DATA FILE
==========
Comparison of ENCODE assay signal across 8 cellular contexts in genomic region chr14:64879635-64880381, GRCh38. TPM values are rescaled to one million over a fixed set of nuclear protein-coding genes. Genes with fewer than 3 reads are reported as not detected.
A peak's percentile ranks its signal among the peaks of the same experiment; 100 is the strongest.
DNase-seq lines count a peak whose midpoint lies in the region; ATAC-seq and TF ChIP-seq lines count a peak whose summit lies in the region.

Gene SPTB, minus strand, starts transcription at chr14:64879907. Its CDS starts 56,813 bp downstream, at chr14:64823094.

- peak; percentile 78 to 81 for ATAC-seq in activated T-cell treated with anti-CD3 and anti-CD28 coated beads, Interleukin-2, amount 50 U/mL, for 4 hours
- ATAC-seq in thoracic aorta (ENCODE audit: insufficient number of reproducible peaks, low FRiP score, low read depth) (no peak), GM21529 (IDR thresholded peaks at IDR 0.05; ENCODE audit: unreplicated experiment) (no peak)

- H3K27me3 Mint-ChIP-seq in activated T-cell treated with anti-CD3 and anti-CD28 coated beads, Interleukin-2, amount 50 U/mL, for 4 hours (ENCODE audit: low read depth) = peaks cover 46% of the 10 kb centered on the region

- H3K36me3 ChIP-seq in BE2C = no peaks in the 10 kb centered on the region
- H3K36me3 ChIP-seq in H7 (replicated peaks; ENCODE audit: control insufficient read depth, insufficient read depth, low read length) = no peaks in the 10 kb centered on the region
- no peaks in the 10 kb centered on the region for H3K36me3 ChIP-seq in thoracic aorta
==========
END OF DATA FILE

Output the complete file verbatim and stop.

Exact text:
Comparison of ENCODE assay signal across 8 cellular contexts in genomic region chr14:64879635-64880381, GRCh38. TPM values are rescaled to one million over a fixed set of nuclear protein-coding genes. Genes with fewer than 3 reads are reported as not detected.
A peak's percentile ranks its signal among the peaks of the same experiment; 100 is the strongest.
DNase-seq lines count a peak whose midpoint lies in the region; ATAC-seq and TF ChIP-seq lines count a peak whose summit lies in the region.

Gene SPTB, minus strand, starts transcription at chr14:64879907. Its CDS starts 56,813 bp downstream, at chr14:64823094.

- peak; percentile 78 to 81 for ATAC-seq in activated T-cell treated with anti-CD3 and anti-CD28 coated beads, Interleukin-2, amount 50 U/mL, for 4 hours
- ATAC-seq in thoracic aorta (ENCODE audit: insufficient number of reproducible peaks, low FRiP score, low read depth) (no peak), GM21529 (IDR thresholded peaks at IDR 0.05; ENCODE audit: unreplicated experiment) (no peak)

- H3K27me3 Mint-ChIP-seq in activated T-cell treated with anti-CD3 and anti-CD28 coated beads, Interleukin-2, amount 50 U/mL, for 4 hours (ENCODE audit: low read depth) = peaks cover 46% of the 10 kb centered on the region

- H3K36me3 ChIP-seq in BE2C = no peaks in the 10 kb centered on the region
- H3K36me3 ChIP-seq in H7 (replicated peaks; ENCODE audit: control insufficient read depth, insufficient read depth, low read length) = no peaks in the 10 kb centered on the region
- no peaks in the 10 kb centered on the region for H3K36me3 ChIP-seq in thoracic aorta